Of the dozens of books I read each year—fiction, non fiction, funny, sad, dramatic—there are few that stand out as gems. There are many that stand out as good, even excellent. There are a lot I recommend to friends. There are some I file in my mind as ones to pick up if I ever need a familiar, comfortable read.
But occasionally I run across a book that makes me laugh and cry and feel for all the characters like I’m intruding on these people’s lives. Like I’m an uninvited guest who’s peering through the window shades, catching glimpses of the things they only say to themselves when they think no one is looking.
In a good way, I mean.
That’s what The Weird Sisters was for me.
It’s told in a unique first person plural of three sisters who, even though they are approaching or passing 30, are still learning how to grow up.
The oldest sister, Rose, is so terrified to leave the comfort and security of her hometown that her relationship is threatened.
The middle sister, Bean, returns home when she is out of options, but she can’t stop herself from lying and cheating even as she tries to force herself into being a better person.
The youngest sister, Cordy, is tired of letting the wind carry her where it will, but she doesn’t know how to tell her family she’s pregnant. (This is not a spoiler—you find it out very quickly.)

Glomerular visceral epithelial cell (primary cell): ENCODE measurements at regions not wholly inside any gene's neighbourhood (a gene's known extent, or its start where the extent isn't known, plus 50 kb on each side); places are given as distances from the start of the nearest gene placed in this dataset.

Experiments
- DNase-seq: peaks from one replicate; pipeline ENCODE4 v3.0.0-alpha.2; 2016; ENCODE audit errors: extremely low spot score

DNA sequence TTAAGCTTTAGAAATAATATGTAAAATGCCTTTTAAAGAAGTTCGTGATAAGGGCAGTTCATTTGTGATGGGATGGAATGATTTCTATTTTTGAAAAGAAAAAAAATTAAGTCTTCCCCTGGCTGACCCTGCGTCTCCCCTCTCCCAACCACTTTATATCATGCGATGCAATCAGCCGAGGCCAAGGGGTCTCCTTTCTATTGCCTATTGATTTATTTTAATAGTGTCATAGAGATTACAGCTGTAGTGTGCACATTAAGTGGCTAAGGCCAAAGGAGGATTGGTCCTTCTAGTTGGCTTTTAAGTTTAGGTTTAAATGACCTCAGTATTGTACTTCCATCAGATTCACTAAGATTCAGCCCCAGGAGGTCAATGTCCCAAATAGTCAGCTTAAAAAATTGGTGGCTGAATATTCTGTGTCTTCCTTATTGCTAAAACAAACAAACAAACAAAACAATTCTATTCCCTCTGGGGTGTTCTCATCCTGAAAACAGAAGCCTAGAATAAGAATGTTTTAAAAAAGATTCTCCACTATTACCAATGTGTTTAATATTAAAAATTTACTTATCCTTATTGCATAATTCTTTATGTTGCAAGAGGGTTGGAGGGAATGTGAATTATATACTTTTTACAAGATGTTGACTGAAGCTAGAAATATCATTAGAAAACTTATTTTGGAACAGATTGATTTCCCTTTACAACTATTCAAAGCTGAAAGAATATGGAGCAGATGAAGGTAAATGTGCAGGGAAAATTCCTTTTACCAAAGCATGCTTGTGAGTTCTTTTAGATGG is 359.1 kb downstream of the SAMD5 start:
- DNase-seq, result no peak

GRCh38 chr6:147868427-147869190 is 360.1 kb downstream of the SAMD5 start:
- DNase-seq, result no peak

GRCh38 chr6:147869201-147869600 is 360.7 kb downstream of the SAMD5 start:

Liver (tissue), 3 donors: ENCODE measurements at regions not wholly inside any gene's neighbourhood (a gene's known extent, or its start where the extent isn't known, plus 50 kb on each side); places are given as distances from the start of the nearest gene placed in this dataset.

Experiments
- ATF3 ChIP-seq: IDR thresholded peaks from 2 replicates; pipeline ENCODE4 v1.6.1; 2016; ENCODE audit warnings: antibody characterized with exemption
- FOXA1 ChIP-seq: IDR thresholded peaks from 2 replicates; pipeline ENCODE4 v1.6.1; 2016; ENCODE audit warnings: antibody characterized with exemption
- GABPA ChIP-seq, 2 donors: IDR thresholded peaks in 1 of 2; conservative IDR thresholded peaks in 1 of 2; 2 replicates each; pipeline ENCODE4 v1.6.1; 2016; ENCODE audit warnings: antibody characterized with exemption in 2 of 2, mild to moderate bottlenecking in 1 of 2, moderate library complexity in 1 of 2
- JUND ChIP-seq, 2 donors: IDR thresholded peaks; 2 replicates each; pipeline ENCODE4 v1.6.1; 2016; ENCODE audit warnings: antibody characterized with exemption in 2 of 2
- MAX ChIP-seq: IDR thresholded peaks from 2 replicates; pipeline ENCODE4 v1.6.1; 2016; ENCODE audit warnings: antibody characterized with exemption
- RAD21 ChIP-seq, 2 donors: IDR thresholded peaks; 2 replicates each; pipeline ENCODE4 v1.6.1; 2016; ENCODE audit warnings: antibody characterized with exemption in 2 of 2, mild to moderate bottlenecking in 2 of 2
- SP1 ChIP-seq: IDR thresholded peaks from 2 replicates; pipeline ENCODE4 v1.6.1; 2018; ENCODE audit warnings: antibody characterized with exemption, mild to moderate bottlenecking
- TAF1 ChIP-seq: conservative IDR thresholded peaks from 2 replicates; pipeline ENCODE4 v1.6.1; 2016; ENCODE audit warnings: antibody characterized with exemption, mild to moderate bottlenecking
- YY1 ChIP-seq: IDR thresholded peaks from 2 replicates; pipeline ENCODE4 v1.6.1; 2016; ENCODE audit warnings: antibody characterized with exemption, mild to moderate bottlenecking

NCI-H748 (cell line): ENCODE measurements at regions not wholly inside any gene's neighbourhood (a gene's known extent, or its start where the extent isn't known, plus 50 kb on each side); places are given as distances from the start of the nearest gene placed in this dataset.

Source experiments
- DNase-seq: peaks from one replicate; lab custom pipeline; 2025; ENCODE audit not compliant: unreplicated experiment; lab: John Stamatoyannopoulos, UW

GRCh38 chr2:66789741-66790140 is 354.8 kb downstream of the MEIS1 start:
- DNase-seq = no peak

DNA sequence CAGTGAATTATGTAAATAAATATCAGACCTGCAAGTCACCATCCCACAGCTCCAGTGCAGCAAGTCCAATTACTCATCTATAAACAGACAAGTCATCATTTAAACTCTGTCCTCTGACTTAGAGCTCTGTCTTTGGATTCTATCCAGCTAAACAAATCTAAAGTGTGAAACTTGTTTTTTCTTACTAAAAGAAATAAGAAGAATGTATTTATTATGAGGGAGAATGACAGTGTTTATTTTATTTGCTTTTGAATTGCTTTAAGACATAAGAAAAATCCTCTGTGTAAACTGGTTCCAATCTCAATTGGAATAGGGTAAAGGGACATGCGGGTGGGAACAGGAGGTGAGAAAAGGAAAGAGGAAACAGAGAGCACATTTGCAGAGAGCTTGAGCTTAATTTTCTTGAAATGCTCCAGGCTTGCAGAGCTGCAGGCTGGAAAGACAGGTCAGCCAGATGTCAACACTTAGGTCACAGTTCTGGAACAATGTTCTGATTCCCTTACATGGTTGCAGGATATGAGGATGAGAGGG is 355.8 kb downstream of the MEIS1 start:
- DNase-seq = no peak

Tying them all together are a father who talks almost exclusively in Shakespeare quotes, a mother fighting an illness, and a librarian who knows there is no problem so great it cannot be fixed with a library card.
The feeling of unity really hit me, the way the sisters feel so deeply each others hurt and joy and love, but that they can’t communicate except in arguments and bickering. It’s a coming-of-age novel at its core. How can these three women learn to embrace their true selves, shed the stigmas of their pasts and move into a brighter future?
The book felt so real to me because of the struggle each character went through. It wasn’t just smooth sailing. They were fallible. Even though each of them knew what their problems were (eventually), it wasn’t a magical fix. They had to go through a journey of ups and downs before they could take action. And then they had to learn their lessons all over again.
I sympathized with each character, because I completely understand the feeling of falling over and over again, of having the same thoughts go through my mind and needing to work through a problem dozens of times (usually emerging with a dozen different answers) before I can really internalize the logical solution. Which was usually the first thing I thought of.
The Weird Sisters is a book for anyone who has sisters, or doesn’t have sisters. It’s for book lovers and Shakespeare lovers and Shakespeare haters (I mean, how would you like growing up in a house with no television and your dad reads Hamlet to you at bedtime?). It’s for anyone who still feels like they are a teenager, anyone who’s had to take a chance for love. Most of all, it’s for anyone who ever royally effed up, and is now paying the price.